Claremont residents call on City Council to remove ex-officer from appointed posts

Jon Stone. Copyright (c) Valley News. May not be reprinted or used online without permission. Send requests to

Jon Stone. Copyright (c) Valley News. May not be reprinted or used online without permission. Send requests to


Valley News Correspondent

Published: 04-12-2024 6:47 PM

CLAREMONT — City councilors are saying little about a scathing statement read by a local business owner at this week’s City Council meeting demanding the council remove their former colleague, Jon Stone, from two appointed positions he holds with the city.

“We are asking that he be immediately removed from his role as a Director of the Claremont Development Authority as well as his role of the Chair of the Policy Committee,” said Chiara Tosi-Nelson in a prepared statement.

Tosi-Nelson said the recent release of Stone’s personnel records when he served as a Claremont police officer nearly 20 years ago “paint an appalling picture of an unstable and violent man, whose behavior is frankly beyond the pale not just for an officer of the law or politician, but for any person who holds a shred of decency, dignity or respectability.”

Stone, a Republican state representative, who narrowly lost his re-election bid for a fourth, two-year term on the council last November, had fought the release of the records in court before losing his final appeal to the New Hampshire Supreme Court last month.

The records allege he made numerous threats of violence against the police chief, his family and his fellow officers. Those threats came after the department began investigating his relationship with a high school student.

Stone was appointed by the council to the Claremont Development Authority in March and is chairman of the Policy Committee, which includes councilor Wayne Hemingway. When asked about removing Stone from the CDA and Policy Committee, Hemingway said in an email he had no comment.

After Tosi-Nelson read her statement, with others in the audience expressing their support, the council did not comment nor did it later discuss Nelson’s demand.

Contacted the following day, five of the eight council members — Nick Koloski, William Limoges, Joel Tremblay, Jonathan Hayden and Andrew O’Hearne — did not respond to calls or emails asking if they supported Stone’s removal from the CDA and Policy Committee.

Article continues after...

Yesterday's Most Read Articles

Hartford parts with state champion girls hockey coach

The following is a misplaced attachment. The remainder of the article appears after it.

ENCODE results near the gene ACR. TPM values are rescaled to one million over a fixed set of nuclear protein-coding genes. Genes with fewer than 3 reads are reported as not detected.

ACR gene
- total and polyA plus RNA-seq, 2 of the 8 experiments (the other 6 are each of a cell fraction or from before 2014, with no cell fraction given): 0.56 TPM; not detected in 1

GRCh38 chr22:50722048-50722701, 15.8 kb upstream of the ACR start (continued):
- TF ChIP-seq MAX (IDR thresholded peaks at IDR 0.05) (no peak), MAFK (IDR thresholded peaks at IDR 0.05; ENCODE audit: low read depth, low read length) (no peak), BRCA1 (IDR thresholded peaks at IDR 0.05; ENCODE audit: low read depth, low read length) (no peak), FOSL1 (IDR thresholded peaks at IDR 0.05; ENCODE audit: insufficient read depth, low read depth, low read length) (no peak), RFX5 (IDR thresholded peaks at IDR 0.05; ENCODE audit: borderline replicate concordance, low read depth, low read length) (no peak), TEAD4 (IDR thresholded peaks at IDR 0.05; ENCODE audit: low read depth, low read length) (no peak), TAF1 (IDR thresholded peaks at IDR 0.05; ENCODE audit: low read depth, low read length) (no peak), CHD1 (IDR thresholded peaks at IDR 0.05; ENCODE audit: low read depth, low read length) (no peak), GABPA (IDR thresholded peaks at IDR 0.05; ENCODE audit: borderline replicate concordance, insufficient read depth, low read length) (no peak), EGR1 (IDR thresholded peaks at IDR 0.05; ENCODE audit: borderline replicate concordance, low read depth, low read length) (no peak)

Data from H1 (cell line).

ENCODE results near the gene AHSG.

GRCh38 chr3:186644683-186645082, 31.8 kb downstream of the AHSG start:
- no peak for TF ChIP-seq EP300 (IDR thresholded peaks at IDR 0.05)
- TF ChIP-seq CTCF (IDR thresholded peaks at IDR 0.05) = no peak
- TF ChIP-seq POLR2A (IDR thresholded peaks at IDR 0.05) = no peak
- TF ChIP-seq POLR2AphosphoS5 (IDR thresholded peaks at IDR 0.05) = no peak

Upper Valley Memorial Day ceremonies 2024
Upper Valley Memorial Day ceremonies 2024
Lebanon employers seek to meet workers’ child care needs
Kenyon: By charging for after school program, CCBA loses sight of its mission
5 things to know about Memorial Day, including its evolution and controversies

Mayor Dale Girard said he was unsure how the council might proceed.

“I don’t know what to say at this point,” Girard said. “I will monitor the situation. I have not heard from any of the councilors on the issue.”

Assistant Mayor Deb Matteau said she has been giving the question of removing Stone some thought but has not reached a conclusion.

“I am still unpacking a lot of stuff,” Matteau said, adding that she has been busy this week with family visiting from out of town.

Trish Killay also addressed the council Wednesday, recalling several years ago, with a different council, that she was the subject of online threats from Stone when her husband spoke against religious symbols in the city’s Broad Street Park during the holidays.

“The council at the time couldn’t even do a censure (against Stone),” Killay said. “You (another council) failed me and failed my family. You have an opportunity here. You really need to take a stand.”

Tosi-Nelson said the CDA bylaws state members must be of “sound character.”

“I think we all agree that threatening members of the community with mass murder and child rape is pretty much the antithesis of sound character — and any members of the CDA may be removed by the City Council for reasons consistent with the best interest of the city.”

Tosi-Nelson, owner of the Claremont Spice and Dry Goods with her husband Ben, say it would be disappointing if city leadership continues to allows Stone’s presence in any official or unofficial capacity given the public knowledge about his police record.

“So, it is up to you to take him off now,” Tosi-Nelson said. “We are asking you to do the right thing. Mayor, assistant mayor, city councilors, will you do the right thing?”

Stone also serves as the Sullivan County Chairman of the Trump campaign. He was appointed last June.

Attempts to reach Stephen Stepanek, state chairman of Trump’s campaign, were unsuccessful.

Patrick O’Grady can be reached at